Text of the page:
08 September 2011

Science has a politics problem, continued

Gerty-Z and Blue in Texas have some great comments on my previous post.  They ask the most important question about the "politics problem" facing science today - what do you do about it?  Scientists, like the rest of us, are extraordinarily busy and can't always just drop what they're doing to jump into politics. Blue suggested I augment the post to include links to jobs in "science and public policy."

Well, Sheril has those links at her blog. But I'm not talking about policy; I'm talking about politics. The two terms are related, but definitely not the same thing.  I've said this before about particular scientific issues:
The problem is simple: those who support the status quo have a coherent, coordinated, and well-funded communications strategy. Those who support real change (and sound science) do not.
The model for political success is out there.  Scientists, collectively, need to do what other special interests do - unite, pool resources, and develop a coordinated, long-term strategic campaign that includes lobbying, contributing to political campaigns, grassroots organizing, and media relations.  That's what the energy industry does.  That's what the health care industry does.  That's what the financial services industry does.  These industries achieve success despite having countless members who are simply too busy with their real lives to lobby or go on television or knock on doors. 

They succeed because they delegate communications and political strategy to experts in THOSE fields.  They don't simply leave it to their "professional" organizations. They retain PR and lobbying shops like my company or my competitors. We develop strategies and test messages. We leverage our relationships in politics and media to get our clients' priorities in front of the right people.  We build alliances with other influential groups and people.  We do real outreach to both "opinion elites" and the general public through advertising, social media, and PR. We keep clients focused and disciplined.

And we win.  It doesn't happen overnight, but we win.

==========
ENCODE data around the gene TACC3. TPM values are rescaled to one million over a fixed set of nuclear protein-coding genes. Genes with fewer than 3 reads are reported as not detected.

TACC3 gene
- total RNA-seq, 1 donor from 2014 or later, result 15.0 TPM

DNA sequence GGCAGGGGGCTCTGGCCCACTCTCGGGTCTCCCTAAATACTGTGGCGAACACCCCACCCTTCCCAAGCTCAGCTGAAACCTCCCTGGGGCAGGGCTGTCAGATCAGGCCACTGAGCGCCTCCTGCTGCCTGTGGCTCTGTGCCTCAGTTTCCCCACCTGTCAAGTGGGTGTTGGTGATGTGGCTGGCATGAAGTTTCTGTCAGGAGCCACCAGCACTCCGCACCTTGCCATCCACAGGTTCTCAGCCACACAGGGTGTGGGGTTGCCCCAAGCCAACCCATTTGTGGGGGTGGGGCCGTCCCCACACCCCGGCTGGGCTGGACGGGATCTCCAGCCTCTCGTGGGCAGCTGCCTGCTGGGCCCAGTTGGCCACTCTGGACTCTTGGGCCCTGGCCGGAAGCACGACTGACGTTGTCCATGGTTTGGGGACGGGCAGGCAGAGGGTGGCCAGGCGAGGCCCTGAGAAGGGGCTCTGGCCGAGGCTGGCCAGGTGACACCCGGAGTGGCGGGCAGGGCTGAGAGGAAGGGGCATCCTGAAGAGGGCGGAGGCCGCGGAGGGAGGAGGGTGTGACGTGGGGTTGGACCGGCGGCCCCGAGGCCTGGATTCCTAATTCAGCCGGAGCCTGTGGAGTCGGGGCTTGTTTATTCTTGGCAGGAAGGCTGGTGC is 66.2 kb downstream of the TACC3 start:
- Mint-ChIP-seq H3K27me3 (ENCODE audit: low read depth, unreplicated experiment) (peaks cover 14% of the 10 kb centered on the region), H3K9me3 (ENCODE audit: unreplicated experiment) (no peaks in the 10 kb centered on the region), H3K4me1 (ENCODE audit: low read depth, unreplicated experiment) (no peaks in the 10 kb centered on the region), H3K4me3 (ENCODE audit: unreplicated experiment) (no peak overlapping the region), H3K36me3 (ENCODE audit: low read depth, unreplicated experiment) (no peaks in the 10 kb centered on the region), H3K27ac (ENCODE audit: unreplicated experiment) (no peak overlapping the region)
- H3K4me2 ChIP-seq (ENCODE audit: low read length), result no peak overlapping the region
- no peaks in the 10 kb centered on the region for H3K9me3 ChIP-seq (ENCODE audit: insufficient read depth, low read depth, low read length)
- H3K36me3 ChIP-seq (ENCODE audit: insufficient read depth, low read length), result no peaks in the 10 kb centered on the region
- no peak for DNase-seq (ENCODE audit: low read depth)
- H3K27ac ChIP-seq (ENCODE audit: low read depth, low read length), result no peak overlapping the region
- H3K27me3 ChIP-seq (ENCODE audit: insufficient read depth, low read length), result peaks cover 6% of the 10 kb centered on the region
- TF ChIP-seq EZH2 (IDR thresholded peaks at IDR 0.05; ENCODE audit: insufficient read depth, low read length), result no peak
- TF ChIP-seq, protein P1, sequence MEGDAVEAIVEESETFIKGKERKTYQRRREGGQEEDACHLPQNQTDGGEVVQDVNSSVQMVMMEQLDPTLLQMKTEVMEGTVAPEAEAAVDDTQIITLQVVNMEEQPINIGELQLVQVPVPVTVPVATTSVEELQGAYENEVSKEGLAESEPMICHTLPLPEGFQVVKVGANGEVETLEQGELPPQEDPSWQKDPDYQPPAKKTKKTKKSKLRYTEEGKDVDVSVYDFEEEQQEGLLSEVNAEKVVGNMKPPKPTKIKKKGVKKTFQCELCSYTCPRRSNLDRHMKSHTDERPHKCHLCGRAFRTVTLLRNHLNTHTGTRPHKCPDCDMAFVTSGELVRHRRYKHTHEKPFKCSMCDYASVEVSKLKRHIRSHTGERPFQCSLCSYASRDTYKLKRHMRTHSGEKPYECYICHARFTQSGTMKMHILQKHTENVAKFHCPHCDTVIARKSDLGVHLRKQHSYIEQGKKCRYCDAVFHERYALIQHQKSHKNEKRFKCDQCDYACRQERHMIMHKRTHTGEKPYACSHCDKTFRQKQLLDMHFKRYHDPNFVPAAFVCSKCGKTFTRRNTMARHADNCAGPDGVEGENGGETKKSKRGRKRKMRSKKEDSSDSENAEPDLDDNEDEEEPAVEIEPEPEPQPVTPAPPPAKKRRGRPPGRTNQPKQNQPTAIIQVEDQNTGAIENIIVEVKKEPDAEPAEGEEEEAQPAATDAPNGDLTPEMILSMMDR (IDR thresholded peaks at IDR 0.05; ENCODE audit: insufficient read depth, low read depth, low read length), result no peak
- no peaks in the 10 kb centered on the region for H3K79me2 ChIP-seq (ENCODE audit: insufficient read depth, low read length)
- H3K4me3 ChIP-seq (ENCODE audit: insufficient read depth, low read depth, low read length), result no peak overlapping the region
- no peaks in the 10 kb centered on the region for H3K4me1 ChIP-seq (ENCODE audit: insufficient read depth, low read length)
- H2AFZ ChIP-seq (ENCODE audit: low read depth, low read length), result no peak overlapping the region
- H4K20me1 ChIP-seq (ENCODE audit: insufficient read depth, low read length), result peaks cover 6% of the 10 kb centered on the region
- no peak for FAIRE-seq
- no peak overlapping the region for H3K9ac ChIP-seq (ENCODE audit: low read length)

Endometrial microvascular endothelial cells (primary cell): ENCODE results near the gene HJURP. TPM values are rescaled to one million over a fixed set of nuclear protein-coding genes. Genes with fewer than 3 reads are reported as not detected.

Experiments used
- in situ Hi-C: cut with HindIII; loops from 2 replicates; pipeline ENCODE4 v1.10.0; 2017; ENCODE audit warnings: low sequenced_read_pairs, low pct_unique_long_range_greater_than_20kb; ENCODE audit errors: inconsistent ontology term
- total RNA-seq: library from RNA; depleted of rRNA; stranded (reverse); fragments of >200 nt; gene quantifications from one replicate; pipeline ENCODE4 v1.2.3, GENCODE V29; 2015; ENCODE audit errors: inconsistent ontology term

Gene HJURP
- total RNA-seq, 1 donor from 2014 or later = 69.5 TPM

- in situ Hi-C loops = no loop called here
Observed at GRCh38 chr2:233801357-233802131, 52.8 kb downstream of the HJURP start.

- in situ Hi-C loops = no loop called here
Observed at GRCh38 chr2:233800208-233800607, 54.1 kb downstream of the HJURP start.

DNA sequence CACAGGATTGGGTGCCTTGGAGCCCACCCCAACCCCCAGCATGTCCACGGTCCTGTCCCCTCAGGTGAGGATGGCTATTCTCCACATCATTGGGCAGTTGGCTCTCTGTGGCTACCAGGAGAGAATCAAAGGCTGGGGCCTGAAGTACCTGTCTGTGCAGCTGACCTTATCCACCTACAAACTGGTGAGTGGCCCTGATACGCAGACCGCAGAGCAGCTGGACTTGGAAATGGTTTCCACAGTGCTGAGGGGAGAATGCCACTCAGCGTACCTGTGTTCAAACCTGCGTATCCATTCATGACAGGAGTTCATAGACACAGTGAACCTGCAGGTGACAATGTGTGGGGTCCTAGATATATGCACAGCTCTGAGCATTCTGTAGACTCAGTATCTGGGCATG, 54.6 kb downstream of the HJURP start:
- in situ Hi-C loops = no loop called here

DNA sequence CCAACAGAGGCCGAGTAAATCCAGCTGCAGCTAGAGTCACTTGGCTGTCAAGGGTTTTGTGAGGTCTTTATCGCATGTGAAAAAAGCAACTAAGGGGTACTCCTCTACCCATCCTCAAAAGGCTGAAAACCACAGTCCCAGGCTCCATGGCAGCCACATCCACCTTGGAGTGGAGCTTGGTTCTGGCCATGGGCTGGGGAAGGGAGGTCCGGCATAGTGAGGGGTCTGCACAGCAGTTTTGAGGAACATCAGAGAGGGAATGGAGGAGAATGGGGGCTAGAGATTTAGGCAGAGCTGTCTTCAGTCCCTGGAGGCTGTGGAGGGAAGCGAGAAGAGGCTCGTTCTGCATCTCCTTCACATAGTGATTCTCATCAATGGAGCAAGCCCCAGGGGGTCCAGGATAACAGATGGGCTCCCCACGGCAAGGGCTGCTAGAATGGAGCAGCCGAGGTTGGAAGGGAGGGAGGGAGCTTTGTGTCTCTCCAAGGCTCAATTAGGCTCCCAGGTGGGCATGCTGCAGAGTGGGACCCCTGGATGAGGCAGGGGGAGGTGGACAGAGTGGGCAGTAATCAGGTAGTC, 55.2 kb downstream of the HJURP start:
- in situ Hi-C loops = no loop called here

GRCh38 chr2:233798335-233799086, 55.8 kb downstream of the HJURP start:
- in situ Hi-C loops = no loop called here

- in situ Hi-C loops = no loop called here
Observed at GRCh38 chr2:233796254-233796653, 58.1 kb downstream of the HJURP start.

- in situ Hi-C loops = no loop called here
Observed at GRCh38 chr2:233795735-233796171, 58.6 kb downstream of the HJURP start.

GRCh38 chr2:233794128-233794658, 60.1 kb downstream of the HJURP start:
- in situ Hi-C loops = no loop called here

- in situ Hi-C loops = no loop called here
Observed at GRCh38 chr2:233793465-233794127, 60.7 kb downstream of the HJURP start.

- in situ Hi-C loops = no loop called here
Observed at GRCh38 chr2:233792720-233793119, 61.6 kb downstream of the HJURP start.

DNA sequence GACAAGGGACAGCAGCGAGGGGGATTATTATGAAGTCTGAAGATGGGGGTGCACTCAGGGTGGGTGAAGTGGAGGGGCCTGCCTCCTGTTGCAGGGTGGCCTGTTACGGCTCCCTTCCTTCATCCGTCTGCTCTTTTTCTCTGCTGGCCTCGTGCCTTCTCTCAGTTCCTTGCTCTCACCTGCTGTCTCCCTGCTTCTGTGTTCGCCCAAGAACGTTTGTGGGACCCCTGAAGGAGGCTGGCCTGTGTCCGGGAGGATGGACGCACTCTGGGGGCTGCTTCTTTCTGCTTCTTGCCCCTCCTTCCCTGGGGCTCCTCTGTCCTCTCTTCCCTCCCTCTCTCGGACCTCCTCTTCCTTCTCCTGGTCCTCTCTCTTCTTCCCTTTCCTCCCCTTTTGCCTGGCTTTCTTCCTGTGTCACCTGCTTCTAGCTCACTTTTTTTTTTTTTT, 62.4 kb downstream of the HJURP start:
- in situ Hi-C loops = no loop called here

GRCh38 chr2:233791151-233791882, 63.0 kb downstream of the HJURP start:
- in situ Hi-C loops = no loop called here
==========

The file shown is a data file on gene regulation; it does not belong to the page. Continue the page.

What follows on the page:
And so advocates of science face another set of challenges.  The first is coming to some kind of consensus that this is actually a worthwhile approach.  The second is developing a comprehensive strategy that acknowledges there is no "silver bullet" but many steps are necessary.  The third is marshaling the resources - money, time, leadership. The fourth is maintaining enough discipline to stay "on message" and remain united in a goal.

I know there are a lot of groups out there already working on this sort of thing - AAAS, NCSE, UCC, and so on. Those are good organizations run by good, smart people.  But they don't coordinate efforts enough, they don't work a lot with firms like mine, and they don't spend the money it takes to be successful.

I read about a new "science PAC" being formed, and that's a good start, but the only organization I actually saw referred to as a "PAC" wasn't a PAC at all - it was a 501c3 non-profit.  Those organizations have significant restrictions on lobbying activity and don't contribute to campaigns.

I know this isn't easy.  But I also know that without a coordinated strategy that combines all these elements we get the status quo - a relatively small group of smart, committed people working hard trying good ideas that don't endure on their own.  We get things like Science Debate. Or a letter signed by a bunch of very smart academics that is good for maybe a news article and won't get far in Congress.  We get Chris Mooney media-training scientists whenever he can, but basically in a defensive posture - "responding" to "crazy questions" as opposed to developing and framing story ideas and firing FIRST, not firing back.  We get phone calls or emails to legislators that get nothing but a "thank you for your comment" response.  We get small-dollar contributions that lack the political impact of "bundling" into recognizable groups.

Meanwhile, the interests who spend money change the rules to preserve their advantage.  They push for laws to create "SuperPAC's" and new organizations that allow them to conceal their true identity.  They write loopholes into ethics laws.  In many cases, they draft legislative language for members of Congress and watch those members file that language verbatim. They hold more fundraisers.

Bottom line: if something is important enough, you spend money and time on it.  If it's not, you just talk about it.

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